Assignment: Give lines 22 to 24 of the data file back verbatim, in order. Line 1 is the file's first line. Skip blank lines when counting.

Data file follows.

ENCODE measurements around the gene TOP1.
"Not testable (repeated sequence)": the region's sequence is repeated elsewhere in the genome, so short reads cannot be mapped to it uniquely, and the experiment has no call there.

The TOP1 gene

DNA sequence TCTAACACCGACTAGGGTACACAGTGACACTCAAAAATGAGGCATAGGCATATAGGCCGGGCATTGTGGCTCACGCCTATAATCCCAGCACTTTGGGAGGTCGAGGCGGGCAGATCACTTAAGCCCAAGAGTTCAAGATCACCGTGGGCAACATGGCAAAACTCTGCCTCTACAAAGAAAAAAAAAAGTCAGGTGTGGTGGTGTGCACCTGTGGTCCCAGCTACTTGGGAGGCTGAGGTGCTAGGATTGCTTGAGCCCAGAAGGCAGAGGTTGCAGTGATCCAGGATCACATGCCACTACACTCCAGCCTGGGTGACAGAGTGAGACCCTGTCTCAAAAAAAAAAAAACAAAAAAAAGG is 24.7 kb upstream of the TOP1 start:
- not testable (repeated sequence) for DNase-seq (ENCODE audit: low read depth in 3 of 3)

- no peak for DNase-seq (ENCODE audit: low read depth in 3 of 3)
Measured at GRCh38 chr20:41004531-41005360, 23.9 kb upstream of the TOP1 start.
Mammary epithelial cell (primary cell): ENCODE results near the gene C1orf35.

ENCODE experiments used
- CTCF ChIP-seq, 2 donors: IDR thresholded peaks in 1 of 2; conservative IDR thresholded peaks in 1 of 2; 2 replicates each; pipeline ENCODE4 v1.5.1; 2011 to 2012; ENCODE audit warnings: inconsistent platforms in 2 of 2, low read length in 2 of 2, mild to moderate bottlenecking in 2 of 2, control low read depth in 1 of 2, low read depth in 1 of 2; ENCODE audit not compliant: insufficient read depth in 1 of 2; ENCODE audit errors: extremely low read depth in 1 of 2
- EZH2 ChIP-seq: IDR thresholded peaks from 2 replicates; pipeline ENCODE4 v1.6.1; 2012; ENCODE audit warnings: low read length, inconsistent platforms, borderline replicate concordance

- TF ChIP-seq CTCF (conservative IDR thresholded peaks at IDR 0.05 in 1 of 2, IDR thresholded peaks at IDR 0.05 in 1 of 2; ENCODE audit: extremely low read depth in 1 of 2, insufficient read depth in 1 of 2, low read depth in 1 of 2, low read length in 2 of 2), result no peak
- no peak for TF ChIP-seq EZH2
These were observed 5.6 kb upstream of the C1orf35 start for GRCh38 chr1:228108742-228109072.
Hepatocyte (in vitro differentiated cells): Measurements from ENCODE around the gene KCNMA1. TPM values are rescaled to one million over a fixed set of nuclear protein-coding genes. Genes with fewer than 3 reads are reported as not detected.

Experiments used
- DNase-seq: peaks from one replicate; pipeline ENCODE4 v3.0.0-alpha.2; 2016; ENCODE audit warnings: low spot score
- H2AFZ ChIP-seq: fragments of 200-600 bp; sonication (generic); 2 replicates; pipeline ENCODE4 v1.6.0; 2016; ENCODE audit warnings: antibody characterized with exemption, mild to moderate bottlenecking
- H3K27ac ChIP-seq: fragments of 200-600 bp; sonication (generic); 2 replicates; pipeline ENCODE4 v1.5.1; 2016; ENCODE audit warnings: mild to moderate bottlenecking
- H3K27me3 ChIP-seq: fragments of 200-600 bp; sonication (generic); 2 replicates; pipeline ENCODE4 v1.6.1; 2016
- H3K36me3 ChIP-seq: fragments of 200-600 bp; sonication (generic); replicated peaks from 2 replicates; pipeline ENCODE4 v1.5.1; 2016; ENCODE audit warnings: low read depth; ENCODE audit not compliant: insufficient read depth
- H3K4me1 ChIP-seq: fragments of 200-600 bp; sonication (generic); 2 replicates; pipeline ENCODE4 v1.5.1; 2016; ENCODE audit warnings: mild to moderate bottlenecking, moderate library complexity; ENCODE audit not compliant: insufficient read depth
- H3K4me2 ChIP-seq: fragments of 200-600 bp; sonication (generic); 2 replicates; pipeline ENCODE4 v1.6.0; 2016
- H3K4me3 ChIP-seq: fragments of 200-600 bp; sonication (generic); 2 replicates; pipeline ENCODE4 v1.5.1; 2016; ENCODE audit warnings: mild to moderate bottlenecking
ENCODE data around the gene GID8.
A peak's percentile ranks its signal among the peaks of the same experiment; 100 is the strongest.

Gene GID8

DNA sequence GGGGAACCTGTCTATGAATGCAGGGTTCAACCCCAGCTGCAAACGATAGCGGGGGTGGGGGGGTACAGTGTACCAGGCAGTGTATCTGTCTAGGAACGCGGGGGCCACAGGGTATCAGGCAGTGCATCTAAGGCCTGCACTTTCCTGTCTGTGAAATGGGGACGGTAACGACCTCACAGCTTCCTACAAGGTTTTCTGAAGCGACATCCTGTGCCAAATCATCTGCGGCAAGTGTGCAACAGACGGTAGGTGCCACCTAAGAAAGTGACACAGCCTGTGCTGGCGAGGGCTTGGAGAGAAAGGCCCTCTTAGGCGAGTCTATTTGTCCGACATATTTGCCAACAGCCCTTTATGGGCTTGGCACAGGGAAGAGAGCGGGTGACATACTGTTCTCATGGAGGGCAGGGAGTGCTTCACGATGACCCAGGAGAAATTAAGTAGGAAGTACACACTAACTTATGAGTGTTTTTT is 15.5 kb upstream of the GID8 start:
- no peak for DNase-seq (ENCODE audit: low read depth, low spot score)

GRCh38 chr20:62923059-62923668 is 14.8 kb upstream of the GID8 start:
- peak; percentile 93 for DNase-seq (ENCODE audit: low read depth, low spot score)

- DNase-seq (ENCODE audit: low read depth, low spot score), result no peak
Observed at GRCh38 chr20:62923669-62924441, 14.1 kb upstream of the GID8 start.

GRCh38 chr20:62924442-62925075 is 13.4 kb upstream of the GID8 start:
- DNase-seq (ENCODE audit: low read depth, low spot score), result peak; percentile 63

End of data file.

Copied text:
- H3K4me1 ChIP-seq: fragments of 200-600 bp; sonication (generic); 2 replicates; pipeline ENCODE4 v1.5.1; 2016; ENCODE audit warnings: mild to moderate bottlenecking, moderate library complexity; ENCODE audit not compliant: insufficient read depth
- H3K4me2 ChIP-seq: fragments of 200-600 bp; sonication (generic); 2 replicates; pipeline ENCODE4 v1.6.0; 2016
- H3K4me3 ChIP-seq: fragments of 200-600 bp; sonication (generic); 2 replicates; pipeline ENCODE4 v1.5.1; 2016; ENCODE audit warnings: mild to moderate bottlenecking